In addition, Rosatom plans to continue the project for floating nuclear power plants, following the example of the Akademik Lomonosov NPP, which has been successfully operating since 2020 in Chukotka. The development of the “floating atom” is part of the project for the rise of the Far North, in particular the expansion of gold, tin, copper and tungsten mining in the Russian Arctic. This will require an increase in energy capacity, nuclear energy specialist Alexander Uvarov told IA Regnum.

In addition, Russian floating power plants are in their own right another potential high-income export product.

Finally, we should mention the program for the production of small nuclear power. New types of small modular reactors will require new technologies that are not yet available in Russia, nuclear energy expert Alexei Anpilogov told IA Regnum.

The concept of small reactors is actually antithetical to the mainstream energy development of the previous half century. In many ways, it is based on a mass of non-obvious innovations that have yet to be implemented.” noted the expert. The technology involves the development of a new type of reactor, most likely with liquid-metal cooling, and with a new approach to safety.

But will Rosatom have enough strength to do all this, taking into account the possible sanctions?

We will not “pull” without spare parts

If you can be calm about the availability of uranium reserves, the necessary raw material for nuclear fuel, then under the pressure of sanctions, unfriendly countries can complicate the work of Rosatom enterprises or disrupt the supply of their necessary equipment.

In the long term, beneficiaries of the sanctions such as the US company Westinghouse want to deprive Rosatom of projects to build new nuclear power plants and competitive advantage in the industry. Therefore, Russian nuclear scientists are thinking about achieving complete technological independence as soon as possible.

In order for all plans to be implemented, it is extremely important for Russia, as part of import substitution, to form new supply chains, find analogues for some components and ensure the extension of the life of the equipment, noted last year the director general of Rosenergoatom Alexander Shutikov.

During the modernization, it will be necessary to replace the equipment with local ones, to master the production of spare parts (spare parts, tools and accessories) in the Russian plants, Shutikov listed then.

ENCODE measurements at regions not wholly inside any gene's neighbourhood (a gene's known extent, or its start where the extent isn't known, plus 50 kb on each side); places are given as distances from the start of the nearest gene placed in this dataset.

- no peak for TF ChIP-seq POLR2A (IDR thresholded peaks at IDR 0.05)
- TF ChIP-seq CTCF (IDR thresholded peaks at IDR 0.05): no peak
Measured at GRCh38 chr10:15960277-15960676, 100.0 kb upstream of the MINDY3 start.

It is also completely necessary “switching to domestic ion-exchange resins and reagents, as well as home-grown software.”

It is obvious that nuclear scientists are already working, taking into account the increasingly unfavorable external conditions. Rosatom is now planning a proactive replacement of power units, notes Anpilogov.

If the production program somehow does not work, we will have a fairly safe and manageable opportunity to achieve the goal of a quarter of nuclear production,” explains the expert.

An advantage compared to Soviet times

What works in our favor is that US and European sanctions against Russia are not at all the total sanctions regime that the West used against the Soviet Union during the confrontation between the two systems.

Already in the 1960s and 1970s, Western countries acted as a virtual monopolist of many production technologies, easily coordinating restrictive measures among themselves, in particular within such a structure as COCOM.” notes Anpilogov.

COCOM (Coordinating Committee on Export Control), we recall, was a structure of the NATO countries that suppressed the supply of goods and technology to the USSR and the countries of the socialist camp.

Now it’s another thing. The West controls only part of the technologies and know-how, and even in these individual industries its control is not complete, Anpilogov points out.

According to him, the loss of the West’s monopoly on many production secrets and Russia’s cooperation with suppliers such as India and China allow our country to successfully modernize and develop nuclear energy.

Sanctions can affect the implementation of foreign projects, Uvarov points out in turn. But this, according to him, threatens only small delays in implementation. Possible refusals of foreign contractors to cooperate will not lead to the cancellation of construction or critical changes in the plans, he is convinced.

If one of the subcontractors withdraws from a foreign project due to the sanctions, then another will simply take his place, “- summarizes the expert.

Translation: ES